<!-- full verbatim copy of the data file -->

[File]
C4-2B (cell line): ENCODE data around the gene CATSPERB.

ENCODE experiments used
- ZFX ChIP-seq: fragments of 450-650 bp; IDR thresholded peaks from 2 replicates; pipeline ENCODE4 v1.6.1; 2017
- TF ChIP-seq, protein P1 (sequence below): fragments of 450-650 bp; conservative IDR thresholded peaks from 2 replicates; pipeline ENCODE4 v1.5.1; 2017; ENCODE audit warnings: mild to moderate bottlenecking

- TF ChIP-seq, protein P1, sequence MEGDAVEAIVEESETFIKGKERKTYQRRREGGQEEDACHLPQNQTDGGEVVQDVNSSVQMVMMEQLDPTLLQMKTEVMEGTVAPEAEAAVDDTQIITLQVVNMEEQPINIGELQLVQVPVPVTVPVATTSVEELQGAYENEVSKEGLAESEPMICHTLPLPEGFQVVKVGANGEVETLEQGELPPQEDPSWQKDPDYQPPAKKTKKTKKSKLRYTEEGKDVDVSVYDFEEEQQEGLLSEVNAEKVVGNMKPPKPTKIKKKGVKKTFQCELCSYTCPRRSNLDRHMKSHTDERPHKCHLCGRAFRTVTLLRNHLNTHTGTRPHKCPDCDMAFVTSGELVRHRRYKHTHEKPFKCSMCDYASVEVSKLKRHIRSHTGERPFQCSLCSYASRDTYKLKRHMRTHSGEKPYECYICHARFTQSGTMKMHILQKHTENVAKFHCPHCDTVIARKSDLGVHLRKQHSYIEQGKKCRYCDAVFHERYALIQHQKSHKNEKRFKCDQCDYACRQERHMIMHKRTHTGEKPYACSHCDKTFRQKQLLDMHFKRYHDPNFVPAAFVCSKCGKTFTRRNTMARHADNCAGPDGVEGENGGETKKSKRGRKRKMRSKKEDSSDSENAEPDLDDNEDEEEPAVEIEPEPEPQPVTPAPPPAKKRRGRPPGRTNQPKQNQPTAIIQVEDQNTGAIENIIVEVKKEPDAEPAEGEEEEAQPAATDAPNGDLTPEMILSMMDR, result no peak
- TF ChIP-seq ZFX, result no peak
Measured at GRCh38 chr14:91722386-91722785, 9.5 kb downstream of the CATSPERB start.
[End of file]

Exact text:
C4-2B (cell line): ENCODE data around the gene CATSPERB.

ENCODE experiments used
- ZFX ChIP-seq: fragments of 450-650 bp; IDR thresholded peaks from 2 replicates; pipeline ENCODE4 v1.6.1; 2017
- TF ChIP-seq, protein P1 (sequence below): fragments of 450-650 bp; conservative IDR thresholded peaks from 2 replicates; pipeline ENCODE4 v1.5.1; 2017; ENCODE audit warnings: mild to moderate bottlenecking

- TF ChIP-seq, protein P1, sequence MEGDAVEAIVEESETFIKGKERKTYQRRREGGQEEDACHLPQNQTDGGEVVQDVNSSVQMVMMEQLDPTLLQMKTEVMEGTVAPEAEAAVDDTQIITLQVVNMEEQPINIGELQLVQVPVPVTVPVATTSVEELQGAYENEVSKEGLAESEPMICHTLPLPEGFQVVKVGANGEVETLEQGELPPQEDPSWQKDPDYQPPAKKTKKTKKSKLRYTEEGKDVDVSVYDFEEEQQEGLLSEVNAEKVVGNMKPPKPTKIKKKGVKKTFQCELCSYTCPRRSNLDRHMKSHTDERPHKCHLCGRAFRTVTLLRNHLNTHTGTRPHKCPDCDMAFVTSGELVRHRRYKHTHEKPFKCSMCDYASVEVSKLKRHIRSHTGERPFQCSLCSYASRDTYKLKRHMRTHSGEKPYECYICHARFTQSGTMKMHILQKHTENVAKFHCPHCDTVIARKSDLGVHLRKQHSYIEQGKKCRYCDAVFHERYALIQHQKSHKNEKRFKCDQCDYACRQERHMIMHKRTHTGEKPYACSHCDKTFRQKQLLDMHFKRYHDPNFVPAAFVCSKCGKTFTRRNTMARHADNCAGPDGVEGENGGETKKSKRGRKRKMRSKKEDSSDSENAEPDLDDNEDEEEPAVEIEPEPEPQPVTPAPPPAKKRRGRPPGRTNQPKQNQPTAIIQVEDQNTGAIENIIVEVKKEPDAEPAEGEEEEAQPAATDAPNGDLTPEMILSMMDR, result no peak
- TF ChIP-seq ZFX, result no peak
Measured at GRCh38 chr14:91722386-91722785, 9.5 kb downstream of the CATSPERB start.